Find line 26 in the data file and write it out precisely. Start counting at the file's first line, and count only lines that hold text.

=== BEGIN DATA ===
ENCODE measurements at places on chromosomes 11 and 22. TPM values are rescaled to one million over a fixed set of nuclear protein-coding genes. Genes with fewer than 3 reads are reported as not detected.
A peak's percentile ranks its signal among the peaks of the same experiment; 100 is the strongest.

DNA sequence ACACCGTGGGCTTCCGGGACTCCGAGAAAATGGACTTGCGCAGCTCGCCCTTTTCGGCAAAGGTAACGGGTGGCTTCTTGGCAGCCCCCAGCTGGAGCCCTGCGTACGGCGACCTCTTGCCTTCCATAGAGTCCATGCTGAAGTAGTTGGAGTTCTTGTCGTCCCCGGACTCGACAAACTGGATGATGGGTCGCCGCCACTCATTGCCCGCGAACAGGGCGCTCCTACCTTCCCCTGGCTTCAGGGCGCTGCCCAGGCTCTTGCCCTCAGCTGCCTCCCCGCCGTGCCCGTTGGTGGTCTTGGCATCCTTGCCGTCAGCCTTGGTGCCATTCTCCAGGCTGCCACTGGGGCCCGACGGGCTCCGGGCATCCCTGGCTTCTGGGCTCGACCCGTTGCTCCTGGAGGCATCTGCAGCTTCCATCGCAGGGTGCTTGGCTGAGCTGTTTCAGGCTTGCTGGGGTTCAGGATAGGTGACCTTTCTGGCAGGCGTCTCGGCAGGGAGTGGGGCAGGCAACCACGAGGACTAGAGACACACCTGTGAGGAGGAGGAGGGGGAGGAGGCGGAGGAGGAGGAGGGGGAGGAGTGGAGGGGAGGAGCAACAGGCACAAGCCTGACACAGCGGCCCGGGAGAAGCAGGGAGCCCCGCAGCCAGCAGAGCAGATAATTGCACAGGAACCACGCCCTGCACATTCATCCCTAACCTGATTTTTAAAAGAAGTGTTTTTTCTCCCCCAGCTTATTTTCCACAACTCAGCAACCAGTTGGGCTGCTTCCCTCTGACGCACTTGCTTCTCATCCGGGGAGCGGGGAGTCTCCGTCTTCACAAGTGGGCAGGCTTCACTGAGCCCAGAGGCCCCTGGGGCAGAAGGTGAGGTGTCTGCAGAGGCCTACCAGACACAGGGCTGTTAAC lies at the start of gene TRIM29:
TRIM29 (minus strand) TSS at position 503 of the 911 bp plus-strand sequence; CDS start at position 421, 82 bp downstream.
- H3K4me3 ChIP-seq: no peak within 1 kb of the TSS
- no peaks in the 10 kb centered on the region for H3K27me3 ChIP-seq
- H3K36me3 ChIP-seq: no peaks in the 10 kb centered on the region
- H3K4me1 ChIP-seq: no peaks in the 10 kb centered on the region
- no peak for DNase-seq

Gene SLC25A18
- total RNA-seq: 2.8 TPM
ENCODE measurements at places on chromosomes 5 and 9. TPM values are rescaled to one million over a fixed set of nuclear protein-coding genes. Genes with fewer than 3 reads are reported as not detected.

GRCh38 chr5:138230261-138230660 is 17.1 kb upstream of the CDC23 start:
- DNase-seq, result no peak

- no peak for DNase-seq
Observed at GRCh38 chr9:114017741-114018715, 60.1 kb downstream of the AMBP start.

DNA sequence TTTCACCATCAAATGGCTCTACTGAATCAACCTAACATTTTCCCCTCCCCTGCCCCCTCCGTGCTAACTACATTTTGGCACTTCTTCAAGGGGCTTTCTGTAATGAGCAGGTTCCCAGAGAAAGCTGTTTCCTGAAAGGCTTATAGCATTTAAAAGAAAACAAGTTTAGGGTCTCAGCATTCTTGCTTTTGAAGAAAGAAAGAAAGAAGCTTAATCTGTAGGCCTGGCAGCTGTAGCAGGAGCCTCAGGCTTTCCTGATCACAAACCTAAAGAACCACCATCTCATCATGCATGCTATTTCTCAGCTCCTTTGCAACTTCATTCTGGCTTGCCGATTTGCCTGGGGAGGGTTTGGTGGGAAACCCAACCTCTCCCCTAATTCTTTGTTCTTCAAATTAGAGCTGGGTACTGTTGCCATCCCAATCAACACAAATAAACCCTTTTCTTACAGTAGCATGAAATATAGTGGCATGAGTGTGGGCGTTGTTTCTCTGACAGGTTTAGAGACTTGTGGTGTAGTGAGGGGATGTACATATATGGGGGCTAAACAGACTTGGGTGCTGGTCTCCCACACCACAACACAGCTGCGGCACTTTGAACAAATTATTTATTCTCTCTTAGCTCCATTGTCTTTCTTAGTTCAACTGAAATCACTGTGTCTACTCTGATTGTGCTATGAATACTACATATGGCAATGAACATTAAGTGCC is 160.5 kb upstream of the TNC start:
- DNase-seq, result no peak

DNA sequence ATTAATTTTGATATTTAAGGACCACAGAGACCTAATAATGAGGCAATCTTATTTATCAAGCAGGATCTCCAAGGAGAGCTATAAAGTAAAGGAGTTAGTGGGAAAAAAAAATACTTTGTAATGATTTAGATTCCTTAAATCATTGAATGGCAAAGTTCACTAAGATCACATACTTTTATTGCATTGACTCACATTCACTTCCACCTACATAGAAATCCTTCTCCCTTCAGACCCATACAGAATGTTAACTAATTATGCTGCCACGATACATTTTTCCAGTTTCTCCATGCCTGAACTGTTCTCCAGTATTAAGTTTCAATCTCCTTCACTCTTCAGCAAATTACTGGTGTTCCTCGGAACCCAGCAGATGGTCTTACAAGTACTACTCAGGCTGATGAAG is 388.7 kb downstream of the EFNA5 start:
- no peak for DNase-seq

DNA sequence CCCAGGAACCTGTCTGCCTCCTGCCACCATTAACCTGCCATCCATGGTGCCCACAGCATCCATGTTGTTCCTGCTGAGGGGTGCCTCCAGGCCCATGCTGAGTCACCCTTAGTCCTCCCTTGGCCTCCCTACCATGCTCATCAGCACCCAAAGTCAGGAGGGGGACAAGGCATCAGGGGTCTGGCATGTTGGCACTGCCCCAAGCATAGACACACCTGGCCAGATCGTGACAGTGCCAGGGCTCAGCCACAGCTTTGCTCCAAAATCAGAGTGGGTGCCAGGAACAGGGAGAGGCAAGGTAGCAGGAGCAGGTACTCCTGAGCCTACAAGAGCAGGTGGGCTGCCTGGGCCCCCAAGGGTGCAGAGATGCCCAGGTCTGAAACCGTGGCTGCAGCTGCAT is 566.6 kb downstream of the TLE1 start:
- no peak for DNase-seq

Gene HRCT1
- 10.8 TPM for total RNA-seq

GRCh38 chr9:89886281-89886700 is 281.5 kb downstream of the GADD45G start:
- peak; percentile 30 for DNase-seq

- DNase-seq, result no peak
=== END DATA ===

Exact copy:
- peak; percentile 30 for DNase-seq